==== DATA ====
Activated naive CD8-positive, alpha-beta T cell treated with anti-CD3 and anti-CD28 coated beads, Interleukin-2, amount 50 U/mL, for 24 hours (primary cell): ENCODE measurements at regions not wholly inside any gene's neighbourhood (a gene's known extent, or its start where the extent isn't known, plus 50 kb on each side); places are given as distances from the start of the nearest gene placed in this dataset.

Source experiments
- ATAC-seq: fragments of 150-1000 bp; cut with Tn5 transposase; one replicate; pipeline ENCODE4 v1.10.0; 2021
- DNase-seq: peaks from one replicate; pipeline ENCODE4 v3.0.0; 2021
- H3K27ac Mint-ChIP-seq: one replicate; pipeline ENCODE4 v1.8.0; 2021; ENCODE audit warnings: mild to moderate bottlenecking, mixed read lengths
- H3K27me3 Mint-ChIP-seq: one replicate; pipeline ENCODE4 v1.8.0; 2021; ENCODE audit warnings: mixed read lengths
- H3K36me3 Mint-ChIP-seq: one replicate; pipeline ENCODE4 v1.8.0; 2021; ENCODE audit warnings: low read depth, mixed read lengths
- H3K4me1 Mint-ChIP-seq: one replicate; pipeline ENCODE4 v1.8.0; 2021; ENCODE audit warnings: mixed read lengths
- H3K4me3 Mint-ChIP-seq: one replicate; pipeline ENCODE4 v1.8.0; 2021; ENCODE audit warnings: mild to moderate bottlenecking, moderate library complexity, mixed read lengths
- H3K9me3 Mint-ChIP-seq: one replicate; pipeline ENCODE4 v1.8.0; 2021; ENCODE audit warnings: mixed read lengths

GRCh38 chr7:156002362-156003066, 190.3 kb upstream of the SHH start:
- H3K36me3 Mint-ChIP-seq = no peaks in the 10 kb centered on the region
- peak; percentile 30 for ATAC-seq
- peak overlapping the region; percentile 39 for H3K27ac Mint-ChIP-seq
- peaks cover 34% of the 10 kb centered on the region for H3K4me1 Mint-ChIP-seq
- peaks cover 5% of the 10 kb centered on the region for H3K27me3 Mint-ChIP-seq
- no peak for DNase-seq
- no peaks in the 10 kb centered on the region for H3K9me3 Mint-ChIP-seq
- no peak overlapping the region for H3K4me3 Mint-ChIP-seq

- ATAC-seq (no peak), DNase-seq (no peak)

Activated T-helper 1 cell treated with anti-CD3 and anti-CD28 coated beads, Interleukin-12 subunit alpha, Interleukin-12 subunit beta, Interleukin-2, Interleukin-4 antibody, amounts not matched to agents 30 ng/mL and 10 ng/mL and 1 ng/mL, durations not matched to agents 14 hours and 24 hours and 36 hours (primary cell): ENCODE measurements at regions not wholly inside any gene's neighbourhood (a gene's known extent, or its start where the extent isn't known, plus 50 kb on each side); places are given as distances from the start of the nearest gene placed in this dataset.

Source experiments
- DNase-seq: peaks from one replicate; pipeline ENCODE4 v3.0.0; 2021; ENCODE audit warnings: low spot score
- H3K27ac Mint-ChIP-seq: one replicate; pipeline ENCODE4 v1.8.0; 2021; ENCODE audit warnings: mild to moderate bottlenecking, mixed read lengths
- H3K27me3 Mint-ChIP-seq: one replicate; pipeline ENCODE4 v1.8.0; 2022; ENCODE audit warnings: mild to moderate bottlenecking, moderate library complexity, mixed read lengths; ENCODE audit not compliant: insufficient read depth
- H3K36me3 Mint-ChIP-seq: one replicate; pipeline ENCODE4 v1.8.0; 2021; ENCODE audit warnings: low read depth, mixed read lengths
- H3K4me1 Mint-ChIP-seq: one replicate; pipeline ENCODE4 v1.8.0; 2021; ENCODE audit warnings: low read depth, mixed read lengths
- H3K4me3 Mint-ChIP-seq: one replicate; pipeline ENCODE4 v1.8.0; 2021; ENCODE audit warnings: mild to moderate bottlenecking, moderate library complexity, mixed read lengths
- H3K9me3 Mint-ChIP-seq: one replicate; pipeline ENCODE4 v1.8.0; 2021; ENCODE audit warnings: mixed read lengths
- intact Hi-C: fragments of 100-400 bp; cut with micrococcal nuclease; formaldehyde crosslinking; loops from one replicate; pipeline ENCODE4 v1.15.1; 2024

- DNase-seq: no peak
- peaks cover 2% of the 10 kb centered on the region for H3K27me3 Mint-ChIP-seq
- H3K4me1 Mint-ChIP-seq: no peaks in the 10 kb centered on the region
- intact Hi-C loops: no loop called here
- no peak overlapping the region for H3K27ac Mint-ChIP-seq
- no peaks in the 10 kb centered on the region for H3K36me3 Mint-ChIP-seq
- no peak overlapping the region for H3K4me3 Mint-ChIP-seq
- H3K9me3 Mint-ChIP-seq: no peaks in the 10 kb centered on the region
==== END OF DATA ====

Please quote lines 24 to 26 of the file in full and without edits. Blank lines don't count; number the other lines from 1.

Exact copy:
- H3K27ac Mint-ChIP-seq: one replicate; pipeline ENCODE4 v1.8.0; 2021; ENCODE audit warnings: mild to moderate bottlenecking, mixed read lengths
- H3K27me3 Mint-ChIP-seq: one replicate; pipeline ENCODE4 v1.8.0; 2022; ENCODE audit warnings: mild to moderate bottlenecking, moderate library complexity, mixed read lengths; ENCODE audit not compliant: insufficient read depth
- H3K36me3 Mint-ChIP-seq: one replicate; pipeline ENCODE4 v1.8.0; 2021; ENCODE audit warnings: low read depth, mixed read lengths